Put simply, when you rebalance, you are essentially reining in the assets that have overperformed and putting more of your money into assets that have underperformed. You're selling off expensive and potentially overvalued assets in favor of undervalued ones that could take off in the future. It's another way of buying low and selling high -- a winning formula.
 
So, how often should you rebalance?
 
While you'll often hear that you should rebalance once or twice a year (perhaps in January and July), that can be too much or even too little. Because markets are largely unpredictable, you could risk rebalancing at the wrong time or waiting until it's too late if you choose to rebalance at an arbitrary time of the year.
 
Instead, a smarter approach would be to follow a 5% rule -- simply keep an eye on your portfolio every quarter, or at the very least after huge market moves, and make sure your assets are within 5% of where they should be when you last planned your portfolio.
 
For example, if your portfolio started with 80% in stocks and they do so well over the next four months that your holdings change to 85% or more in stocks, it's time to rebalance. Or, if your stocks do poorly and your holdings change to 75% or less in stocks, it's time to rebalance. The idea is to not let your asset classes change more than 5% of where they're supposed to be. That will keep you on track.
 
Of course, there are always exceptions. Your "original" portfolio plan may become outdated every 10 years as you approach retirement -- what was right for you then may not be right for you now. For example, a 30-year-old may want more stocks (and therefore a more aggressive investment strategy) than a 40-year-old. And a 50-year-old may want more bonds (meaning less risk). So you may want to research or work with a trusted advisor and readjust your investment mix each decade to fit your age and risk tolerance. But after you've readjusted your plan, keep using that 5% rule and rebalance every time your portfolio needs it.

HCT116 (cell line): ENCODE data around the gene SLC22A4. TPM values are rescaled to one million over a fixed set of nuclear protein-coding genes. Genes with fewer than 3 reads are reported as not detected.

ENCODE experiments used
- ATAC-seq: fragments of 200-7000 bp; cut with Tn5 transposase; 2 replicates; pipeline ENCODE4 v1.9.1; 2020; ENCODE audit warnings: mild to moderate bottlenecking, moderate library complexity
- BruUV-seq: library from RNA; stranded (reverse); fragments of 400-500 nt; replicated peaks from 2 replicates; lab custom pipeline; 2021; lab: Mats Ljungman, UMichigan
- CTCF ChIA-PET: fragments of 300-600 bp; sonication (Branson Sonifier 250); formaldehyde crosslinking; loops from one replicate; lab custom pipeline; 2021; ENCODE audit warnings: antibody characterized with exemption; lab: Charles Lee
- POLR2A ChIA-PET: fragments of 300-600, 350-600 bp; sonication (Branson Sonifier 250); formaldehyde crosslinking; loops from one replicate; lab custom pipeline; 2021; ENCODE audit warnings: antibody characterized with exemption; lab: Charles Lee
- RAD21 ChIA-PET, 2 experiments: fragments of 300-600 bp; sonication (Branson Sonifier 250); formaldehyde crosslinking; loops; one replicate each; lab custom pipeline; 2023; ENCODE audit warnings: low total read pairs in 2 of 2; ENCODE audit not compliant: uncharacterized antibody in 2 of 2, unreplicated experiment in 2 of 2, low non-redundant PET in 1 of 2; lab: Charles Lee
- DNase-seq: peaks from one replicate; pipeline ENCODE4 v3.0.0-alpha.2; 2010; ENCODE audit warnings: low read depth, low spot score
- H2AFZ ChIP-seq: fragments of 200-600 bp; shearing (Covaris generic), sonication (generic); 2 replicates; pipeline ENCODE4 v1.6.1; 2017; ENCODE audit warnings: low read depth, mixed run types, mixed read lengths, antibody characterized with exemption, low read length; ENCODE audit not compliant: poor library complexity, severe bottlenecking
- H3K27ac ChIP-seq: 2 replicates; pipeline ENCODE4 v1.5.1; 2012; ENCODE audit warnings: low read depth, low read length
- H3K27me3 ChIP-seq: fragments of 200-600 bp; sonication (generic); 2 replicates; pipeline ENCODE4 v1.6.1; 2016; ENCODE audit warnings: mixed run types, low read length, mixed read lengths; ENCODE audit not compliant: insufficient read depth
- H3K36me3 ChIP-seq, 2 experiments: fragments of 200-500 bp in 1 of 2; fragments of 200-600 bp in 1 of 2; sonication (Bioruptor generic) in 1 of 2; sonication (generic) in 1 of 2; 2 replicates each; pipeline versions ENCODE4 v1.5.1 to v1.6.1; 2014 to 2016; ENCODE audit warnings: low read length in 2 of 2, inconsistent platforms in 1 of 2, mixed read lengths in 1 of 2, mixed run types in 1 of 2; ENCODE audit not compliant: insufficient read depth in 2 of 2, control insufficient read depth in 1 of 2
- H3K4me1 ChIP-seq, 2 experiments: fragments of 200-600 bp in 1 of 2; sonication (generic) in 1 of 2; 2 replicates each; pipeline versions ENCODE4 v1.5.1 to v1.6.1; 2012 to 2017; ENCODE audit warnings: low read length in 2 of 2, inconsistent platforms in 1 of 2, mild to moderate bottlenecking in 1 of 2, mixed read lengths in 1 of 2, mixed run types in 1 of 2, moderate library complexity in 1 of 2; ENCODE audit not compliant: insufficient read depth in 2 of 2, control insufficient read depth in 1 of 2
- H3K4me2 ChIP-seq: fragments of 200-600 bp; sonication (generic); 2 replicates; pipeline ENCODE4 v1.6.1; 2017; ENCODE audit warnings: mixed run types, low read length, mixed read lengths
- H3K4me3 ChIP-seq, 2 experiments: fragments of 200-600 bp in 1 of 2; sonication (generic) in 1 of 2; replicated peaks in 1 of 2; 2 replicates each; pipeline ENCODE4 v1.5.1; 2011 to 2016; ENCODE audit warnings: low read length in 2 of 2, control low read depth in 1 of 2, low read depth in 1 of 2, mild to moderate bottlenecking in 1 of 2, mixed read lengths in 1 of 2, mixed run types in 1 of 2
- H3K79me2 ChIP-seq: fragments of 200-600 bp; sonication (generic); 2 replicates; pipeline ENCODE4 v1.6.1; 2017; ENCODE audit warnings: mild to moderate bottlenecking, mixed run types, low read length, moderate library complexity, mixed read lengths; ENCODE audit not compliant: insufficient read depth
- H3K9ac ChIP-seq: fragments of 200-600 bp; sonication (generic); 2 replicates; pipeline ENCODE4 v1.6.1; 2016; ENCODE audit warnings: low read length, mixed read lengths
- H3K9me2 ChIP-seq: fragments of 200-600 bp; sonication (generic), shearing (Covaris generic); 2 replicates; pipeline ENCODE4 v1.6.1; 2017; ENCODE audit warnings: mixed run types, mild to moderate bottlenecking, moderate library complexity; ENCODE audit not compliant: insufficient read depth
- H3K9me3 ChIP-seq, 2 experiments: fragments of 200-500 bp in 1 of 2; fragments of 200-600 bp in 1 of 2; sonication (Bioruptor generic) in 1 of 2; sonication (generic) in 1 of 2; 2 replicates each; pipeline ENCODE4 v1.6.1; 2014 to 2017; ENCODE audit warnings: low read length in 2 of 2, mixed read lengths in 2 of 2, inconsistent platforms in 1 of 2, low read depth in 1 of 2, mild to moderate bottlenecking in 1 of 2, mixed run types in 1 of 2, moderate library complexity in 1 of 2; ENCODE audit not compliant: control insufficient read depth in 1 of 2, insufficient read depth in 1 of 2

It's also important to remember that rebalancing works best within retirement accounts. Because rebalancing involves selling, it could trigger unwanted capital gains taxes if you rebalance investments outside of a retirement account. But if your investments are in a retirement plan (such as a 401(k), IRA or Roth IRA), you may rebalance as often as you'd like without triggering taxes.
 
One more tip: If you're invested in a 401(k) plan and rebalancing your portfolio sounds like too much of a hassle, consider simply investing in a target-date fund if your 401(k) provider offers them. Target-date funds are simply mutual funds that are set up to match your age and risk tolerance and automatically rebalance your investments as you approach retirement. Sound appealing? Learn more about target date funds in "These Super-Simple Funds Take The Work Out Of Retirement Investing."